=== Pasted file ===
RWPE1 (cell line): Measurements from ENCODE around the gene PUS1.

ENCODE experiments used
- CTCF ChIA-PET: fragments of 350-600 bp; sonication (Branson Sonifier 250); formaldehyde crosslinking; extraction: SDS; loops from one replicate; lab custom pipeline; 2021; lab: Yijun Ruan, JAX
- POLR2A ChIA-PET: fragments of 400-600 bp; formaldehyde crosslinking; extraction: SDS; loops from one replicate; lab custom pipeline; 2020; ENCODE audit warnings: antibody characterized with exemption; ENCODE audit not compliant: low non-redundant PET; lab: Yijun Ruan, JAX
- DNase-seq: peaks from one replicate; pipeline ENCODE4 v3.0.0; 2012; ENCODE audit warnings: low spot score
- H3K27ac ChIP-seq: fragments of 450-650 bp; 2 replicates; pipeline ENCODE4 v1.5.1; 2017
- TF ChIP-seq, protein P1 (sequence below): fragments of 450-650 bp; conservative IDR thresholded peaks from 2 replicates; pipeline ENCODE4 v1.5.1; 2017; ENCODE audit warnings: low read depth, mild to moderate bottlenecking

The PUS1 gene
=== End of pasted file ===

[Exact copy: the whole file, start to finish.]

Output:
RWPE1 (cell line): Measurements from ENCODE around the gene PUS1.

ENCODE experiments used
- CTCF ChIA-PET: fragments of 350-600 bp; sonication (Branson Sonifier 250); formaldehyde crosslinking; extraction: SDS; loops from one replicate; lab custom pipeline; 2021; lab: Yijun Ruan, JAX
- POLR2A ChIA-PET: fragments of 400-600 bp; formaldehyde crosslinking; extraction: SDS; loops from one replicate; lab custom pipeline; 2020; ENCODE audit warnings: antibody characterized with exemption; ENCODE audit not compliant: low non-redundant PET; lab: Yijun Ruan, JAX
- DNase-seq: peaks from one replicate; pipeline ENCODE4 v3.0.0; 2012; ENCODE audit warnings: low spot score
- H3K27ac ChIP-seq: fragments of 450-650 bp; 2 replicates; pipeline ENCODE4 v1.5.1; 2017
- TF ChIP-seq, protein P1 (sequence below): fragments of 450-650 bp; conservative IDR thresholded peaks from 2 replicates; pipeline ENCODE4 v1.5.1; 2017; ENCODE audit warnings: low read depth, mild to moderate bottlenecking

The PUS1 gene